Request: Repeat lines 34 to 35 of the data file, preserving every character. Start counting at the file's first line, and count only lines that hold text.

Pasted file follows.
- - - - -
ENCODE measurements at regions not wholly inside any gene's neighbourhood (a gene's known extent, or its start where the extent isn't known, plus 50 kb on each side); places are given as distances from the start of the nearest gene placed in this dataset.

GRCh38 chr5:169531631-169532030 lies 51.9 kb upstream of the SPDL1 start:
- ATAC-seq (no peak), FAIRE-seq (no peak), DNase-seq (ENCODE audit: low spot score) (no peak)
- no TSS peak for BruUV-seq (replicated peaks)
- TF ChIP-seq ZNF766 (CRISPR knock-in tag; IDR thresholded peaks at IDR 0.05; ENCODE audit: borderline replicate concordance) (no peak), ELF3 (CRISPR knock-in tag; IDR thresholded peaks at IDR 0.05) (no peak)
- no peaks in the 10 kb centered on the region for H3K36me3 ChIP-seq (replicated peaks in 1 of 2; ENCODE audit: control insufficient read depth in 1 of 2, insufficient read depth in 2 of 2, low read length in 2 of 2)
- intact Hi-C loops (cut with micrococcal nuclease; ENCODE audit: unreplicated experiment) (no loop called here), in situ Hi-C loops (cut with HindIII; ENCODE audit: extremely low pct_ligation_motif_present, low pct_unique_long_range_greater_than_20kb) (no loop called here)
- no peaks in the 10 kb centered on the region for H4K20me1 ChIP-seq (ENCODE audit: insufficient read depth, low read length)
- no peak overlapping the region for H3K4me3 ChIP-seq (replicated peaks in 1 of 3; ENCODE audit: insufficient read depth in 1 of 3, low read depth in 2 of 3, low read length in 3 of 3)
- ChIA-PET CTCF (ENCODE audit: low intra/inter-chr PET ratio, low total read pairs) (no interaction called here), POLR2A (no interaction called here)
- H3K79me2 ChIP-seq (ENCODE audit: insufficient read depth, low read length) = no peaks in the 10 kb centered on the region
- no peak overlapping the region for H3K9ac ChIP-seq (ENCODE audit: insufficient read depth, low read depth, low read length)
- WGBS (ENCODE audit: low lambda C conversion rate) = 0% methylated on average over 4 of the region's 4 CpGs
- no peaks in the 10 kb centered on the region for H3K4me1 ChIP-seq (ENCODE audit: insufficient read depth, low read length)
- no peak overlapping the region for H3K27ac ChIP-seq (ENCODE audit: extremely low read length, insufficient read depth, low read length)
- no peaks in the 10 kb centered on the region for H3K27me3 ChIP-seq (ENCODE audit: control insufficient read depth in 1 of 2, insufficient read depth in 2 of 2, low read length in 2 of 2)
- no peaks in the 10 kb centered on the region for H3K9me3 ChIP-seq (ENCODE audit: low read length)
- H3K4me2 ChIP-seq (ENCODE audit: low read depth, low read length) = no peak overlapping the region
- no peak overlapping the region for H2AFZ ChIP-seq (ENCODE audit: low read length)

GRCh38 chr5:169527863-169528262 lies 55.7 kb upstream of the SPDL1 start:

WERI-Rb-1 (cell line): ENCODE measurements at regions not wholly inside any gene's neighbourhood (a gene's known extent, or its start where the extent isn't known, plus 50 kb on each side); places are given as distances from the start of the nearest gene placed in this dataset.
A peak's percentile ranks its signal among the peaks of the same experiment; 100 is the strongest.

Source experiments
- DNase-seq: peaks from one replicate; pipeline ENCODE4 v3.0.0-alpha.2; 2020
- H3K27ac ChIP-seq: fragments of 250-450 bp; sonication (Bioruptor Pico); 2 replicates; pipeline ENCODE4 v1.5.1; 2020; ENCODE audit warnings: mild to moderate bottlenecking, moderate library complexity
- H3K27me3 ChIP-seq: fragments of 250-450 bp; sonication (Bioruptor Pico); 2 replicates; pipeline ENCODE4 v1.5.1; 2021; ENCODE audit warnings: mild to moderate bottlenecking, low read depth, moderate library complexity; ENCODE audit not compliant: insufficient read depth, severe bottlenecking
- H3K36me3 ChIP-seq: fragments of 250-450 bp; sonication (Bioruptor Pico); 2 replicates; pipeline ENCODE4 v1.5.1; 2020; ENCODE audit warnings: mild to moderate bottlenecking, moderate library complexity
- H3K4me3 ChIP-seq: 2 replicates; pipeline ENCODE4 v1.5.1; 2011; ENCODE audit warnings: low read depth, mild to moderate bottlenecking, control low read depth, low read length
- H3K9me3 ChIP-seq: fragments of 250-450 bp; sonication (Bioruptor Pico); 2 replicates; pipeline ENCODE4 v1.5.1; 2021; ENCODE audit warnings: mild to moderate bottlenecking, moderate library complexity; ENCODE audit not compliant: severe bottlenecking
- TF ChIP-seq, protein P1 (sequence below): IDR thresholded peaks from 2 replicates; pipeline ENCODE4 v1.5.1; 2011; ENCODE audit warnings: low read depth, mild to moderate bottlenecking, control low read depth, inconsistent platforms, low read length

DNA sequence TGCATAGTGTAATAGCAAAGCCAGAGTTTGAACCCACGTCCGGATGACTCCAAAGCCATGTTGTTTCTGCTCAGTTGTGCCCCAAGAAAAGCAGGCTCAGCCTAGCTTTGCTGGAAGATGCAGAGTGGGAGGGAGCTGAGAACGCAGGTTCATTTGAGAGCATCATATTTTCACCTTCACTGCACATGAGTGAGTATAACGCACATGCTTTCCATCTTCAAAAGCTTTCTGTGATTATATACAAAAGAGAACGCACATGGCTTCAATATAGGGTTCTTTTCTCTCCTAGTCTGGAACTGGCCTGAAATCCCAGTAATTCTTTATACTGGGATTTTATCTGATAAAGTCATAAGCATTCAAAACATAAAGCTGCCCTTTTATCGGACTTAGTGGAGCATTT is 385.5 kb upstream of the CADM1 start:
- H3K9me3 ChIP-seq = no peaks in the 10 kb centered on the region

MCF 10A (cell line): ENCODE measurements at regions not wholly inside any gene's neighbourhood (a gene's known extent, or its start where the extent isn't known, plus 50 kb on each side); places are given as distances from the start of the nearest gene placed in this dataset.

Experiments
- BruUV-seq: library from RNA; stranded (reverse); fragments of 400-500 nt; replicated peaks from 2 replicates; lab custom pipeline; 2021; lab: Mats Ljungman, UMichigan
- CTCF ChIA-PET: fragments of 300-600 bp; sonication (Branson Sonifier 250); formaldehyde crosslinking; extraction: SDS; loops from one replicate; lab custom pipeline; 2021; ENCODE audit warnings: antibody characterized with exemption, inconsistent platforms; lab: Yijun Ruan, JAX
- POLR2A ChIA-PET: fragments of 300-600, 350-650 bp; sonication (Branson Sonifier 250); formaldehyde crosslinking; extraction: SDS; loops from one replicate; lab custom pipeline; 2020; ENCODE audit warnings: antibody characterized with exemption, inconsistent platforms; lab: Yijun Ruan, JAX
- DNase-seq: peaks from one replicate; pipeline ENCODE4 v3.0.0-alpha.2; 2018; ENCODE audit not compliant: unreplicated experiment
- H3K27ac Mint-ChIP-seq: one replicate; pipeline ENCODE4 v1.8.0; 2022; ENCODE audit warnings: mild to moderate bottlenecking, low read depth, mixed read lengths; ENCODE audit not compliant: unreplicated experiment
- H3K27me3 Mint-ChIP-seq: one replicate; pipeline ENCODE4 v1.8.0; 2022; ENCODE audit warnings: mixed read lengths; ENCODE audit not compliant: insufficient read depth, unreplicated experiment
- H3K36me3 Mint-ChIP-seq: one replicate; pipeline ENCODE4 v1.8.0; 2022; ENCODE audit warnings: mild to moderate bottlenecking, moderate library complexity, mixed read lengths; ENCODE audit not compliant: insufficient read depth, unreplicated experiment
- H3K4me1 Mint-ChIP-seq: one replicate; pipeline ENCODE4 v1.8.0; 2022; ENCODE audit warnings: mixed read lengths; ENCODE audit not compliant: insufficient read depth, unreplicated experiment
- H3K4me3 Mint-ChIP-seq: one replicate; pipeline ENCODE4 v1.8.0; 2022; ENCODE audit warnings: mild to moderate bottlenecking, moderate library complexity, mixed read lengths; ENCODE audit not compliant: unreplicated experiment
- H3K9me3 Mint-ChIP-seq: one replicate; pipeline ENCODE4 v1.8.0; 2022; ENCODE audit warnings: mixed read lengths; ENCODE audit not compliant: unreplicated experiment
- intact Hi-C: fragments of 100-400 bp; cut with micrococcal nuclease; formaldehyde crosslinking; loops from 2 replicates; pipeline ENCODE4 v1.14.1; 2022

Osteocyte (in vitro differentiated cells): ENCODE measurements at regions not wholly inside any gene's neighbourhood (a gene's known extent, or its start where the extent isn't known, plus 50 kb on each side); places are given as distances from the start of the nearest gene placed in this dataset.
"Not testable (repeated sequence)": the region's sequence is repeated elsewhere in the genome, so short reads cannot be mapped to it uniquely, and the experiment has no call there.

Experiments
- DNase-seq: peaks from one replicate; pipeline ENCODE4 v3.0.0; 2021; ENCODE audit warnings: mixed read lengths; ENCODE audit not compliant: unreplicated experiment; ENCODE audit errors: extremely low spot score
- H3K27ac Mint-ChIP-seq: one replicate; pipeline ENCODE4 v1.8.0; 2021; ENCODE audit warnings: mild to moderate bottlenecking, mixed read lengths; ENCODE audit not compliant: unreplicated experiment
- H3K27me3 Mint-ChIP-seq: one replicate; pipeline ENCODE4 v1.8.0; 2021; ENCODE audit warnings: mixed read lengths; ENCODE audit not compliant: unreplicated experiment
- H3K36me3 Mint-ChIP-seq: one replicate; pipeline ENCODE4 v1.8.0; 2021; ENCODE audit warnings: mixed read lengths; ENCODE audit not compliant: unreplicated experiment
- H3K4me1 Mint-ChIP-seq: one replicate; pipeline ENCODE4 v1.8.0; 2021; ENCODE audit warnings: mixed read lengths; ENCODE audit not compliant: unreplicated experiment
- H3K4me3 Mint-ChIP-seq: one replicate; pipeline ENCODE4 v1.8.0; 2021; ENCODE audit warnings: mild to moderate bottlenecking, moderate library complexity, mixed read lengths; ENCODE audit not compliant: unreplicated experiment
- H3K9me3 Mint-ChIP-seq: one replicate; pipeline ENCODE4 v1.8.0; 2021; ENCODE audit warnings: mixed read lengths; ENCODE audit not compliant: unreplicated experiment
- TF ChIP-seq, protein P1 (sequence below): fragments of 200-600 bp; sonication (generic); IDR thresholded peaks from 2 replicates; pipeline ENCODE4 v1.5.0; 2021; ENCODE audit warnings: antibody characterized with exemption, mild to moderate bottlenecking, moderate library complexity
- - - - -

Experiments
- BruUV-seq: library from RNA; stranded (reverse); fragments of 400-500 nt; replicated peaks from 2 replicates; lab custom pipeline; 2021; lab: Mats Ljungman, UMichigan